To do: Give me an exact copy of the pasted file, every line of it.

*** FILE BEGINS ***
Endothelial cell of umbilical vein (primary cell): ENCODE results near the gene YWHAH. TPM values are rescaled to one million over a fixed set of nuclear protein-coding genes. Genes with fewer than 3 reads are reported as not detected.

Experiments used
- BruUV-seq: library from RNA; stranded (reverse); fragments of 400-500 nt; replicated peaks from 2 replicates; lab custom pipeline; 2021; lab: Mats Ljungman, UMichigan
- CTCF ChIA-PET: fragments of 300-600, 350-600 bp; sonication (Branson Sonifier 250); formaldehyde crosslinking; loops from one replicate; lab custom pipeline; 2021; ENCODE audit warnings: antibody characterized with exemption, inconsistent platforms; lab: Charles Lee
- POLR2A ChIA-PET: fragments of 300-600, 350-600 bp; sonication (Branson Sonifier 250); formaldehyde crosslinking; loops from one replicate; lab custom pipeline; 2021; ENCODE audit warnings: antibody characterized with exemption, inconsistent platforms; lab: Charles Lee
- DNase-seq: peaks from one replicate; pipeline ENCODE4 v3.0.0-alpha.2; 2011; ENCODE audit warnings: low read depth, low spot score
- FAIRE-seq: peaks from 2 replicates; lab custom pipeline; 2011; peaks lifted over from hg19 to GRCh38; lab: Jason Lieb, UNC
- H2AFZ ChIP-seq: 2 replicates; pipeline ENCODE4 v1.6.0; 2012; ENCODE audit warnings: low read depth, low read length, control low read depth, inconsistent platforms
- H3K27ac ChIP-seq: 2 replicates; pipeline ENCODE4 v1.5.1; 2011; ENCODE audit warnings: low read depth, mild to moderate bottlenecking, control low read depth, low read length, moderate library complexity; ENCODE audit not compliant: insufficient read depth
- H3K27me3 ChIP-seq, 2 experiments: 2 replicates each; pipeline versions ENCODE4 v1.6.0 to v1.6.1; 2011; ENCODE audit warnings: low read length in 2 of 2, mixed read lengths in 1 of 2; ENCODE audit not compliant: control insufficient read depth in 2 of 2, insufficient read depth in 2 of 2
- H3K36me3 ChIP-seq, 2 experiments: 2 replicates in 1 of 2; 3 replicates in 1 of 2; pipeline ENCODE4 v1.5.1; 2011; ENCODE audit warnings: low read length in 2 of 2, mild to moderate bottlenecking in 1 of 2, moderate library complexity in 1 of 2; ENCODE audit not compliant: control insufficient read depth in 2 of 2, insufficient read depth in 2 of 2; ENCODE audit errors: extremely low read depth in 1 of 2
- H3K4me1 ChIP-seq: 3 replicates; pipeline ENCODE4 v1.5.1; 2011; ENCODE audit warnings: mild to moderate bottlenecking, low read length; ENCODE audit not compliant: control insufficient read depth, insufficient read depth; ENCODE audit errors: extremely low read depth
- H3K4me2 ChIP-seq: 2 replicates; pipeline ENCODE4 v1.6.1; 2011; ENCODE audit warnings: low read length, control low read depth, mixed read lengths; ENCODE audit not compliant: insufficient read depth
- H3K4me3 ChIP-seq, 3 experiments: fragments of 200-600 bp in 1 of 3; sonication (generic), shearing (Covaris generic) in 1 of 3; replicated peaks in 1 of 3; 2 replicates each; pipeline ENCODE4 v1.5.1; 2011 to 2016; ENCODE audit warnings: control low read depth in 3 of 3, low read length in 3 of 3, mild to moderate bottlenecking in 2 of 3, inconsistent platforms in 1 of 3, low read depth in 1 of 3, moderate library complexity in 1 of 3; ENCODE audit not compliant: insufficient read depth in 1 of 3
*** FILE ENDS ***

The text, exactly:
Endothelial cell of umbilical vein (primary cell): ENCODE results near the gene YWHAH. TPM values are rescaled to one million over a fixed set of nuclear protein-coding genes. Genes with fewer than 3 reads are reported as not detected.

Experiments used
- BruUV-seq: library from RNA; stranded (reverse); fragments of 400-500 nt; replicated peaks from 2 replicates; lab custom pipeline; 2021; lab: Mats Ljungman, UMichigan
- CTCF ChIA-PET: fragments of 300-600, 350-600 bp; sonication (Branson Sonifier 250); formaldehyde crosslinking; loops from one replicate; lab custom pipeline; 2021; ENCODE audit warnings: antibody characterized with exemption, inconsistent platforms; lab: Charles Lee
- POLR2A ChIA-PET: fragments of 300-600, 350-600 bp; sonication (Branson Sonifier 250); formaldehyde crosslinking; loops from one replicate; lab custom pipeline; 2021; ENCODE audit warnings: antibody characterized with exemption, inconsistent platforms; lab: Charles Lee
- DNase-seq: peaks from one replicate; pipeline ENCODE4 v3.0.0-alpha.2; 2011; ENCODE audit warnings: low read depth, low spot score
- FAIRE-seq: peaks from 2 replicates; lab custom pipeline; 2011; peaks lifted over from hg19 to GRCh38; lab: Jason Lieb, UNC
- H2AFZ ChIP-seq: 2 replicates; pipeline ENCODE4 v1.6.0; 2012; ENCODE audit warnings: low read depth, low read length, control low read depth, inconsistent platforms
- H3K27ac ChIP-seq: 2 replicates; pipeline ENCODE4 v1.5.1; 2011; ENCODE audit warnings: low read depth, mild to moderate bottlenecking, control low read depth, low read length, moderate library complexity; ENCODE audit not compliant: insufficient read depth
- H3K27me3 ChIP-seq, 2 experiments: 2 replicates each; pipeline versions ENCODE4 v1.6.0 to v1.6.1; 2011; ENCODE audit warnings: low read length in 2 of 2, mixed read lengths in 1 of 2; ENCODE audit not compliant: control insufficient read depth in 2 of 2, insufficient read depth in 2 of 2
- H3K36me3 ChIP-seq, 2 experiments: 2 replicates in 1 of 2; 3 replicates in 1 of 2; pipeline ENCODE4 v1.5.1; 2011; ENCODE audit warnings: low read length in 2 of 2, mild to moderate bottlenecking in 1 of 2, moderate library complexity in 1 of 2; ENCODE audit not compliant: control insufficient read depth in 2 of 2, insufficient read depth in 2 of 2; ENCODE audit errors: extremely low read depth in 1 of 2
- H3K4me1 ChIP-seq: 3 replicates; pipeline ENCODE4 v1.5.1; 2011; ENCODE audit warnings: mild to moderate bottlenecking, low read length; ENCODE audit not compliant: control insufficient read depth, insufficient read depth; ENCODE audit errors: extremely low read depth
- H3K4me2 ChIP-seq: 2 replicates; pipeline ENCODE4 v1.6.1; 2011; ENCODE audit warnings: low read length, control low read depth, mixed read lengths; ENCODE audit not compliant: insufficient read depth
- H3K4me3 ChIP-seq, 3 experiments: fragments of 200-600 bp in 1 of 3; sonication (generic), shearing (Covaris generic) in 1 of 3; replicated peaks in 1 of 3; 2 replicates each; pipeline ENCODE4 v1.5.1; 2011 to 2016; ENCODE audit warnings: control low read depth in 3 of 3, low read length in 3 of 3, mild to moderate bottlenecking in 2 of 3, inconsistent platforms in 1 of 3, low read depth in 1 of 3, moderate library complexity in 1 of 3; ENCODE audit not compliant: insufficient read depth in 1 of 3